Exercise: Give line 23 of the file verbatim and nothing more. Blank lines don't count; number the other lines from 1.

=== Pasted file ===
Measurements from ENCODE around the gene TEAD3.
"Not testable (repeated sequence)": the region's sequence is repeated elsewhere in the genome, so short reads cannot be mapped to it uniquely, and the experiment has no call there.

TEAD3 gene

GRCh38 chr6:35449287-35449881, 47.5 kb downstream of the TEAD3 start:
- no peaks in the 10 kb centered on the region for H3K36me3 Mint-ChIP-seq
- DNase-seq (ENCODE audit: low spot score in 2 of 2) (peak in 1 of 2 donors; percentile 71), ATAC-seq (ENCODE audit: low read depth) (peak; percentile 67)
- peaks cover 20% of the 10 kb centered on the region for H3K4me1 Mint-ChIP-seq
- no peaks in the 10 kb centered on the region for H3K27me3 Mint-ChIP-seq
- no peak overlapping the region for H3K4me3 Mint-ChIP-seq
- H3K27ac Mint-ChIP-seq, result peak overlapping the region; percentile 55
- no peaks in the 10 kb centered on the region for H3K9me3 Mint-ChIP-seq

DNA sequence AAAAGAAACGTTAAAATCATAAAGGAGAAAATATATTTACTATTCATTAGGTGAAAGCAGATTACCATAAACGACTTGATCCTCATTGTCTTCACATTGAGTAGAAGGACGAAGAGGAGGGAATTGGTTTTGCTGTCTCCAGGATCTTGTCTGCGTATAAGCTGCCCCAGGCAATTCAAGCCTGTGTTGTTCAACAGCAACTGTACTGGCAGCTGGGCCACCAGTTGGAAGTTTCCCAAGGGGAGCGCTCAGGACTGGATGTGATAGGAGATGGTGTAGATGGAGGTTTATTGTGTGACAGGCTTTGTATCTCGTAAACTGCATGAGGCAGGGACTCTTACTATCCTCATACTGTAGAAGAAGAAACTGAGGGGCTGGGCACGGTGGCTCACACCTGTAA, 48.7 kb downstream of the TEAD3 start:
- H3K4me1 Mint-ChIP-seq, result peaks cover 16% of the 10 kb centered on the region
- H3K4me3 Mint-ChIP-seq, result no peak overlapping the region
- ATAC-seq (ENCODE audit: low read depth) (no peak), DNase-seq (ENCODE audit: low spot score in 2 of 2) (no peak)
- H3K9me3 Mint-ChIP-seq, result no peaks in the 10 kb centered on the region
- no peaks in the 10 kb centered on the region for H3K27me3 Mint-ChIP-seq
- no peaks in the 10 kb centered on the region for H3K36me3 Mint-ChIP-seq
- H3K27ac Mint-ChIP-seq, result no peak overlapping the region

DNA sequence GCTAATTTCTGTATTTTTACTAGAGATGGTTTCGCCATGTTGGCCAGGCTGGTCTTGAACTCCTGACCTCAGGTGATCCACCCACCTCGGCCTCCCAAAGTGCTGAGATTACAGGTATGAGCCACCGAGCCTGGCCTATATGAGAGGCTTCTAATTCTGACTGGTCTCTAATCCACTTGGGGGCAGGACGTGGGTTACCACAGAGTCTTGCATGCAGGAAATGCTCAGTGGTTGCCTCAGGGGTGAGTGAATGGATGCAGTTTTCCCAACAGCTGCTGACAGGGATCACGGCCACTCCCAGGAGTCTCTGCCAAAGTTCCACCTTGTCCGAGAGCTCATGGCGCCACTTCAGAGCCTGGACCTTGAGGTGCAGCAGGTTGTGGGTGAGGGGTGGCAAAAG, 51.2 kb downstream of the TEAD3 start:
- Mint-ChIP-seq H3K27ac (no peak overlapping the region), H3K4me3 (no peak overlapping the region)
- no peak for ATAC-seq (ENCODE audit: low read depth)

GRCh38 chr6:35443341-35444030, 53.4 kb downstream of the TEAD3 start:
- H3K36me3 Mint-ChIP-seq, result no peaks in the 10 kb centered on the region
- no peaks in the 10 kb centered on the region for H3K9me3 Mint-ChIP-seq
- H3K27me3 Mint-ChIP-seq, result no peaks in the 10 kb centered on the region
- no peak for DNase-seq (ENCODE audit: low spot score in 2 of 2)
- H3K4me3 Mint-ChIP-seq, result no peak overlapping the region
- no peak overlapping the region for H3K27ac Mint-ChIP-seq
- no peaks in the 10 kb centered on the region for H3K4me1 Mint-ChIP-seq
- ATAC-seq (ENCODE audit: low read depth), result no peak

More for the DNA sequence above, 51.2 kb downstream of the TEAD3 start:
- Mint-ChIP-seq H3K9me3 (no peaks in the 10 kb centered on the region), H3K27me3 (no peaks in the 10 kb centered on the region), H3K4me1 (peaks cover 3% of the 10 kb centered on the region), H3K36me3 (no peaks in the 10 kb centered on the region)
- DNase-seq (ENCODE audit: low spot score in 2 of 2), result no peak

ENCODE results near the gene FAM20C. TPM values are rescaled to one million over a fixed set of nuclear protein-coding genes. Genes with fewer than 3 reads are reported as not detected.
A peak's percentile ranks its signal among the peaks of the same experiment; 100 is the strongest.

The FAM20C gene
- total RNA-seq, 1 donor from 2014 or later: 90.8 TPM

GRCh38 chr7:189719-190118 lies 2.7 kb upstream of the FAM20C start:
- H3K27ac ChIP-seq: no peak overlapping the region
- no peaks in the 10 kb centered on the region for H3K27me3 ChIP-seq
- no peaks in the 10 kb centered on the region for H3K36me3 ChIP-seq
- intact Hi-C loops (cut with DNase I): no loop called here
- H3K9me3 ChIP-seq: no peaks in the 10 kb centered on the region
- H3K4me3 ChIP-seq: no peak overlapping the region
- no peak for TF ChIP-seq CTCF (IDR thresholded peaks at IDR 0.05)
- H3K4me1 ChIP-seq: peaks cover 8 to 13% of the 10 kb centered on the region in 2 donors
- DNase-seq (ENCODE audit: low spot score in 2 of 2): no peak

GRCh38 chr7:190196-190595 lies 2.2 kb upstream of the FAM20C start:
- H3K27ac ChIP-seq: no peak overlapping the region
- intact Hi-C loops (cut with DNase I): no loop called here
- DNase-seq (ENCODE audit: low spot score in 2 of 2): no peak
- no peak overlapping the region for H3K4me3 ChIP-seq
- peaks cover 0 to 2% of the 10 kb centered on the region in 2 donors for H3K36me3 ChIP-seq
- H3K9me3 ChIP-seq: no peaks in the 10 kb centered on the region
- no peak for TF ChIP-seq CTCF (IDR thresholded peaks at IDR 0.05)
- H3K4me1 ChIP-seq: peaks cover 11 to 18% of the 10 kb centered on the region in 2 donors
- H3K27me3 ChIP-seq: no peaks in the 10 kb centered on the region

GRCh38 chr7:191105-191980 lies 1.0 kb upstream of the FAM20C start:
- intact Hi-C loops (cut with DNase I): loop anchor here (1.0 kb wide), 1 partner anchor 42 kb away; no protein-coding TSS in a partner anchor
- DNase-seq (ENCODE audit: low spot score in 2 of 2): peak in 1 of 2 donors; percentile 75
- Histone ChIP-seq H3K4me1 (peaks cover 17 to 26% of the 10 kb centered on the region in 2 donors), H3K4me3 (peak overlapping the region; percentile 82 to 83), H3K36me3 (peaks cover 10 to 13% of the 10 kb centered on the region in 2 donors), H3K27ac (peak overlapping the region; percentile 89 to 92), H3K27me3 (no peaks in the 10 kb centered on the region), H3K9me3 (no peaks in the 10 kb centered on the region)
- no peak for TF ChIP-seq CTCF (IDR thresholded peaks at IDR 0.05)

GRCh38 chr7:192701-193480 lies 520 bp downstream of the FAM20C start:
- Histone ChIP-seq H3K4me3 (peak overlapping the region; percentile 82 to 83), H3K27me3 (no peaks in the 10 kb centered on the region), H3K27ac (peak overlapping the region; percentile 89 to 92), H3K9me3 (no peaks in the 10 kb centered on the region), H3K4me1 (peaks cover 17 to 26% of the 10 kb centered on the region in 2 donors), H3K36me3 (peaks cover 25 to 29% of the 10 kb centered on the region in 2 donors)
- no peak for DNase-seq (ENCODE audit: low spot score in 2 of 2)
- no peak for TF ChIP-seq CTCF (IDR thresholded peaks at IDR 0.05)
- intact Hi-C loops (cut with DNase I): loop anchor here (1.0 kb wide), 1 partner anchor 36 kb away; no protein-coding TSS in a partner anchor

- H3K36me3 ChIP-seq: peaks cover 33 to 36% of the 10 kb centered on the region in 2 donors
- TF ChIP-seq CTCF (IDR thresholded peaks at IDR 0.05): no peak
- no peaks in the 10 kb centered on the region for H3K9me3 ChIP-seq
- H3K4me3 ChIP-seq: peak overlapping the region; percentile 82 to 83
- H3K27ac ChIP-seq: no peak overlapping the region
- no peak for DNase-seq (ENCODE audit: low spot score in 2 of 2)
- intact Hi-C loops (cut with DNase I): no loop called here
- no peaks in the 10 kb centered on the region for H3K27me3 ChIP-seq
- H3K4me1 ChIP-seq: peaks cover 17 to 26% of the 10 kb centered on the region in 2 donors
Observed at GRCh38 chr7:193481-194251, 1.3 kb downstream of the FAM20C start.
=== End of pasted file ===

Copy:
GRCh38 chr6:35443341-35444030, 53.4 kb downstream of the TEAD3 start: